Music takes words to another level. Singing even simple words—the Shaker hymn Simple Gifts, for example, or the famous song Amazing Grace—is moving in a way that engages the whole self on all our various levels.

Listening to music is immersive. Sound is omnidirectional. We hear binaurally, which we process into three-dimensional location by hearing differential echoes and resonances within an acoustic space. Sound is full-body, not unidirectional. We actually bathe in sound. The ears, the instruments of hearing, are sensitive to vibration not only from the air, but from the liquid and solid parts of the body that also transmit sound-vibrations. Our bones and flesh conduct sound vibrations even when our ears don't work. Even the deaf can feel the vibrations that sound makes in the materials that surround us.

Great songs also have something else that poets who are too verbally-biased overlook: the gaps. The phrases in the music where there are no words. The pauses between words. Great songs have silences—verbal silences, if not instrumental silences. There are pauses for breath. There are gaps in the flow of words. There are spaces of instrumental playing between the verse and chorus, and between strophes or staves. Ballad forms in song lyrics are usually broken into staves, each stave being a verse-plus-chorus. And don't forget the expressiveness of instrumental breaks: guitar solos, or improvs by any of the lead instrumentalists over a chorus of chord-changes. No words there. And any blues musician will tell you how the words matter, but they matter more when they are with the music; because in blues forms, the words are few, even sparse, and repetitious. What matters is their setting in the music.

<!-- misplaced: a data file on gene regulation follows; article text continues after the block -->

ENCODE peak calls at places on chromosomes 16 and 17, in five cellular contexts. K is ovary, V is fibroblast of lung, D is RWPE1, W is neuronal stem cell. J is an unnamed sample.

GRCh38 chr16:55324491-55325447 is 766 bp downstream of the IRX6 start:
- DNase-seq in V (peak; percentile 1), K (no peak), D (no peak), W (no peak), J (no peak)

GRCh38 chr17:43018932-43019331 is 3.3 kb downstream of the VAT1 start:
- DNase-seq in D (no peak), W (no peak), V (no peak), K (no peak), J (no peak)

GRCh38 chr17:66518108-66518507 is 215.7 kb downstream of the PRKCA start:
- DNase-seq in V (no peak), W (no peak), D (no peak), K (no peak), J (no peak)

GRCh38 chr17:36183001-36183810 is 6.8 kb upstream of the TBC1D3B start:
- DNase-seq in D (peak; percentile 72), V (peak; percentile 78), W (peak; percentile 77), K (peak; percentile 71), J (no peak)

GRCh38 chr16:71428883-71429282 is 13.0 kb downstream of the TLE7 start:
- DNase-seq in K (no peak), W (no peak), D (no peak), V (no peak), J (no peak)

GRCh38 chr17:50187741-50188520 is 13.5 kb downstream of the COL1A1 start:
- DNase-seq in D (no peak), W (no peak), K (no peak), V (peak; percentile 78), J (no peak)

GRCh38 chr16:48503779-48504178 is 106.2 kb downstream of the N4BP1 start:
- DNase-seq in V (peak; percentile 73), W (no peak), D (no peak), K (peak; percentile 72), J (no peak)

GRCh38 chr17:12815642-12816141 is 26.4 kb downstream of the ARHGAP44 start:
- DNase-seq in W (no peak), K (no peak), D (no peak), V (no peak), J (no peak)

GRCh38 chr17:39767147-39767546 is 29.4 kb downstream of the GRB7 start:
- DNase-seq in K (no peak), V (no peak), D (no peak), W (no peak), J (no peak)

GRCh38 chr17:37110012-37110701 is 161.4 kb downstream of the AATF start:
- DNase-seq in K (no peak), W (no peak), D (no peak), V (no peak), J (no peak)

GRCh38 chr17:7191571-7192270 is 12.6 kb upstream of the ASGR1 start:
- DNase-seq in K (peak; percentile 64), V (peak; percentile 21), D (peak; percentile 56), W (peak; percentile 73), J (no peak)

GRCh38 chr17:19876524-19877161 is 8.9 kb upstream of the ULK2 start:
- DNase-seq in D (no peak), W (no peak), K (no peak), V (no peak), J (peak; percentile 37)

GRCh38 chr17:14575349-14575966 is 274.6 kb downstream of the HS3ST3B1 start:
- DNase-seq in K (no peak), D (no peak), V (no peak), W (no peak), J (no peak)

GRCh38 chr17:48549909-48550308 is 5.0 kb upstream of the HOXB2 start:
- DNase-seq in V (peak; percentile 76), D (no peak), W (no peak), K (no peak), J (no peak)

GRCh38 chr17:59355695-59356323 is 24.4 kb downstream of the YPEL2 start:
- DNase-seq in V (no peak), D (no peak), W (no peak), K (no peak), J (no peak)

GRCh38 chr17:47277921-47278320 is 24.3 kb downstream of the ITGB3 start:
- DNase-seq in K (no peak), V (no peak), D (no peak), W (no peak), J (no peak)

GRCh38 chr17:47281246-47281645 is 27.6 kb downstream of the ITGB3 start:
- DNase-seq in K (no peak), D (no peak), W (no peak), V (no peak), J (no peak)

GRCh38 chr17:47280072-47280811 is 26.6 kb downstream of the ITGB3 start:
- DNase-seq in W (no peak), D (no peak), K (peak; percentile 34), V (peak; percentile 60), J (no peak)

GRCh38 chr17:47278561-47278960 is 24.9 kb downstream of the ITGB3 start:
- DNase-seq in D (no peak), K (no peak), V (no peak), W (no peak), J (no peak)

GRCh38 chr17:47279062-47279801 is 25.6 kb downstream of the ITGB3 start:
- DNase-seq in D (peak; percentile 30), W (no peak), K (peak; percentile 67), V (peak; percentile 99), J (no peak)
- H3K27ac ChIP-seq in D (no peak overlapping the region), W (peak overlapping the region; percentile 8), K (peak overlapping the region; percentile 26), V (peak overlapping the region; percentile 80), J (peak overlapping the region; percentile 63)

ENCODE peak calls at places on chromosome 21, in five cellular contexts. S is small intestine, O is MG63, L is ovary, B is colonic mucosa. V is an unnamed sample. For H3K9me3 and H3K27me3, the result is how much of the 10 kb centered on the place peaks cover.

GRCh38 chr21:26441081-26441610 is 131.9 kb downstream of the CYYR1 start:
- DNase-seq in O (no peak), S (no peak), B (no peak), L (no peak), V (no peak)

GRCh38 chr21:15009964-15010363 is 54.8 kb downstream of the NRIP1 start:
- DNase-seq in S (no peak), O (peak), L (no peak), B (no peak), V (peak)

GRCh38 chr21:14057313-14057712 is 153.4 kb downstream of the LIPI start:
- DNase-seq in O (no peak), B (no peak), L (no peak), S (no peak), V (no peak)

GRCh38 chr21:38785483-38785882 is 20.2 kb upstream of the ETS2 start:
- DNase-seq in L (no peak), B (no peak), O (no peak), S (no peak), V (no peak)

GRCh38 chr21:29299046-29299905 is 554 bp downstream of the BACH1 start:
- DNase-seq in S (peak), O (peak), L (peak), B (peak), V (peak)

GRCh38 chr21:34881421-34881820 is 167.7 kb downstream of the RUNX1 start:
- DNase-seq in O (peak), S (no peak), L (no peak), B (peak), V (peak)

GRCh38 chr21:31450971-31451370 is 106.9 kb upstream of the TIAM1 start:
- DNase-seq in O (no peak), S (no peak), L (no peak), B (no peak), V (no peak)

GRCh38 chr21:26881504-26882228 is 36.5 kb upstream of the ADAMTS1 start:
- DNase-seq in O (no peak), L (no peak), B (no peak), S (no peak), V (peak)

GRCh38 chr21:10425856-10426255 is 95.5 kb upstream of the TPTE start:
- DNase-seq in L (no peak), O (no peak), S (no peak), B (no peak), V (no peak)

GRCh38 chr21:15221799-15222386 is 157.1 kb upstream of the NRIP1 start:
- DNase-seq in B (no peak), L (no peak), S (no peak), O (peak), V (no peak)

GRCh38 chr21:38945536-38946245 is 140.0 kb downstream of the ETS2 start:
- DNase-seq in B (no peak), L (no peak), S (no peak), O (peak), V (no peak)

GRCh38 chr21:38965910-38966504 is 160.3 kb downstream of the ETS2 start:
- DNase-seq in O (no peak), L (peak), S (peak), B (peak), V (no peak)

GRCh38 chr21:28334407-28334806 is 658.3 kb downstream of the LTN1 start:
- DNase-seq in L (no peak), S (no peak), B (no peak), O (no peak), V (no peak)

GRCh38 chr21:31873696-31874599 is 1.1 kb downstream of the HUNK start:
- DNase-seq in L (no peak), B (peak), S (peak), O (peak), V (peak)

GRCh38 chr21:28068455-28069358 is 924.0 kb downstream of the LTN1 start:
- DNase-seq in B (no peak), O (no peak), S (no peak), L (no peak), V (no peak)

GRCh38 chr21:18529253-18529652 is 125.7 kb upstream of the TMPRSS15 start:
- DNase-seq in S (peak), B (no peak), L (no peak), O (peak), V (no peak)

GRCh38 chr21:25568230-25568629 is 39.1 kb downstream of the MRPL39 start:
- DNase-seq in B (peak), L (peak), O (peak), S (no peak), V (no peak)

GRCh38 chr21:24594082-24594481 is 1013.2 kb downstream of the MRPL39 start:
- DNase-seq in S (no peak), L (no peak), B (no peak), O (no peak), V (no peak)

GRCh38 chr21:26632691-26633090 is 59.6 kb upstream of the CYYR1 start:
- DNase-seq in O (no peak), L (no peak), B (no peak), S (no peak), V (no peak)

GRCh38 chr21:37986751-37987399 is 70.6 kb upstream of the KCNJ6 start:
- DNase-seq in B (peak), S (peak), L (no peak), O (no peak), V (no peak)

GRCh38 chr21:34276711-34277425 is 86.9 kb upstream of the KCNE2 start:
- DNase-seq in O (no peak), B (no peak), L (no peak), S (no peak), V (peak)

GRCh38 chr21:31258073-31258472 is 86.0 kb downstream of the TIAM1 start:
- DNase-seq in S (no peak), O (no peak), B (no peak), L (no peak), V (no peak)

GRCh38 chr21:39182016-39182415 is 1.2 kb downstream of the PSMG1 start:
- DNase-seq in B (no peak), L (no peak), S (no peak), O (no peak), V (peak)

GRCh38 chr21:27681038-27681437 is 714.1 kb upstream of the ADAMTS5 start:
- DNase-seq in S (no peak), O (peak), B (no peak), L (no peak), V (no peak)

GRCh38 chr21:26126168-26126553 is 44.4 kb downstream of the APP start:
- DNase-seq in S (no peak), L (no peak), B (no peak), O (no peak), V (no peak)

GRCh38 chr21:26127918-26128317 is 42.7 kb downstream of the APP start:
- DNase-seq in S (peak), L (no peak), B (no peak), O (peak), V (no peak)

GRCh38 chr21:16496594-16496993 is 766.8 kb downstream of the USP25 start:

Songs are not just words. Give that bias up! Songs are words-and-music. And the whole is greater than the sum of the parts. Stop trying to break them down: it just does not work.

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Blogger Jim Murdoch said...

Seeing that I've wondered for years how one could better notate poetry it does surprise me that I've not written more songs. What has always amazed me about songs is their ability to raise often mediocre poetry to great heights. Cohen was a poet to start off with but he's very much the exception.